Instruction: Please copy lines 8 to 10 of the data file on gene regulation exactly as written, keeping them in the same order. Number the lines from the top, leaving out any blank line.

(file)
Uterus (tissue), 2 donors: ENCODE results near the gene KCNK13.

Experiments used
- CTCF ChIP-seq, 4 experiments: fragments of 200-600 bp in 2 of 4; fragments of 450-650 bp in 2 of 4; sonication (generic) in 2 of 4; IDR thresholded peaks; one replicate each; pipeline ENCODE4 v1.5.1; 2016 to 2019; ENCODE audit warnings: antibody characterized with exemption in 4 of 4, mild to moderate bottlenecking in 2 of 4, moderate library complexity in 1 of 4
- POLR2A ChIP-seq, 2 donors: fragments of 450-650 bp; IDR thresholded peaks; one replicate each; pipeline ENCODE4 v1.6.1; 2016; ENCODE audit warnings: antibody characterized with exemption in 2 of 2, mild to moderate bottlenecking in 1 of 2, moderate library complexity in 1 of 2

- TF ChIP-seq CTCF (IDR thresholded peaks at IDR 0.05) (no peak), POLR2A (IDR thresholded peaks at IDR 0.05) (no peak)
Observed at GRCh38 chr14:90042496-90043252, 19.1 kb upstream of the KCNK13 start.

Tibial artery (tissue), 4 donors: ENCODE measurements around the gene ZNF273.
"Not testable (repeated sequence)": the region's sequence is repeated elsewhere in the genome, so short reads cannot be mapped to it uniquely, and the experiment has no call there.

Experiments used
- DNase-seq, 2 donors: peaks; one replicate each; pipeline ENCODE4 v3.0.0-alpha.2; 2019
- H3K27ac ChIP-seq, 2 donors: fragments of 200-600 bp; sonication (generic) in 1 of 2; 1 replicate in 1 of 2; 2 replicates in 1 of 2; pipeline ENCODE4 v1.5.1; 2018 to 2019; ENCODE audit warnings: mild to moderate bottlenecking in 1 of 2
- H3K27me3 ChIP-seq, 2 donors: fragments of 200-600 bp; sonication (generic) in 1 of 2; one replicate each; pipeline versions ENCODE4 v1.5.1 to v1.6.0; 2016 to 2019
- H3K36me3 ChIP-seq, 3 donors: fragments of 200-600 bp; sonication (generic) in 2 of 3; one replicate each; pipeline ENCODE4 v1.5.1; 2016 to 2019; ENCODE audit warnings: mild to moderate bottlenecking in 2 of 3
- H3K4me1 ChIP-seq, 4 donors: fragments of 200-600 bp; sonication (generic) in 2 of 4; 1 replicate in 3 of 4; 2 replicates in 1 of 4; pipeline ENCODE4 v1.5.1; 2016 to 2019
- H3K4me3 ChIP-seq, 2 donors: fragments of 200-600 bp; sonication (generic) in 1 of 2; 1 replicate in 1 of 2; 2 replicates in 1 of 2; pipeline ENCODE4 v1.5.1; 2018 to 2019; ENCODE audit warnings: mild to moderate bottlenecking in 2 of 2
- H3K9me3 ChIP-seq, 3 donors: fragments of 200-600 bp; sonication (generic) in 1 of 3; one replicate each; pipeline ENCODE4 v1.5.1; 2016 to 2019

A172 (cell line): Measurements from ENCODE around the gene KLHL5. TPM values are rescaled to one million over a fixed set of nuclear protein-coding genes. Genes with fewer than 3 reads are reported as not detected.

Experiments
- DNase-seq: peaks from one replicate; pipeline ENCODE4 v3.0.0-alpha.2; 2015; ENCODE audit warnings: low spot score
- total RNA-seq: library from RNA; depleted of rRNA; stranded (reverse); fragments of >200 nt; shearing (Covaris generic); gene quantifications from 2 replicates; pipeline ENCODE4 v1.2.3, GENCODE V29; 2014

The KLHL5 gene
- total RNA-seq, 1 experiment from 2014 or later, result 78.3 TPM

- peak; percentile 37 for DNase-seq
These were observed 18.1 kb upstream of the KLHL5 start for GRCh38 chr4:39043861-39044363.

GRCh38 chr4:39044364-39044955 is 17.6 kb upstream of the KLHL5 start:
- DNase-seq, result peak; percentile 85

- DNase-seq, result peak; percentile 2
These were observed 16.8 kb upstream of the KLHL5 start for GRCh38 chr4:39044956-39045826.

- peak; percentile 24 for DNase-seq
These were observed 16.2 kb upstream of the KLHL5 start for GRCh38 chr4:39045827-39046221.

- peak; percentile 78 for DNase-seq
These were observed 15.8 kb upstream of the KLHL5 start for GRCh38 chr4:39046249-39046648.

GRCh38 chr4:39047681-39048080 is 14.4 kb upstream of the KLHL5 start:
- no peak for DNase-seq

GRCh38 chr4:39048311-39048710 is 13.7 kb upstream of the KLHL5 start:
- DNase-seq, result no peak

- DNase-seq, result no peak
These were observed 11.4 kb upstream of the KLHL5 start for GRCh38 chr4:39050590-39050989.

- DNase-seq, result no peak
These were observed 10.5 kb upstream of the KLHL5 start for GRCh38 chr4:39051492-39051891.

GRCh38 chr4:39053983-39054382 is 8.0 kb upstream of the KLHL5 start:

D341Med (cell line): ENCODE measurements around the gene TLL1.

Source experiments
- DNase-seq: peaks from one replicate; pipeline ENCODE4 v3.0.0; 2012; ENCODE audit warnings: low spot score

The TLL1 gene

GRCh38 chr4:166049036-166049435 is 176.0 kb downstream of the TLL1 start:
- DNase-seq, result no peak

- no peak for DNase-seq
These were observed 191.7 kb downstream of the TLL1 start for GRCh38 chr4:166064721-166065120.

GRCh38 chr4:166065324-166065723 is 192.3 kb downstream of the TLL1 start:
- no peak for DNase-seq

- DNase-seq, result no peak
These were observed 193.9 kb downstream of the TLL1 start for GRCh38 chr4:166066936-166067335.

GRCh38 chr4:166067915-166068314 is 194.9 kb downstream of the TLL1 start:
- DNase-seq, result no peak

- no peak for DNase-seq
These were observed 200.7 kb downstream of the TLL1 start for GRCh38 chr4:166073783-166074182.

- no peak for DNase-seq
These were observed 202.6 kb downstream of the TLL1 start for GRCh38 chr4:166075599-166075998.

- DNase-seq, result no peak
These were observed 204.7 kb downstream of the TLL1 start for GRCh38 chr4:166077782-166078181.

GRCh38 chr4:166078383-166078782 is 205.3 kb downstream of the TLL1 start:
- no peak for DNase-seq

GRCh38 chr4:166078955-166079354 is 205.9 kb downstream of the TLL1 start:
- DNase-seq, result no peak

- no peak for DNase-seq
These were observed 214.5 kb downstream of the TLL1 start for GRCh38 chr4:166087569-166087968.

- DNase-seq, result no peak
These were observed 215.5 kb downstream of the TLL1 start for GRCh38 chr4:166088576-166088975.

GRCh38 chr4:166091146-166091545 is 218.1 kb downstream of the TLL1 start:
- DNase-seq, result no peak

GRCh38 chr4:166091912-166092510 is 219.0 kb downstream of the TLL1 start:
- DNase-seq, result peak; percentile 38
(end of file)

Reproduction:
"Not testable (repeated sequence)": the region's sequence is repeated elsewhere in the genome, so short reads cannot be mapped to it uniquely, and the experiment has no call there.

Experiments used
- DNase-seq, 2 donors: peaks; one replicate each; pipeline ENCODE4 v3.0.0-alpha.2; 2019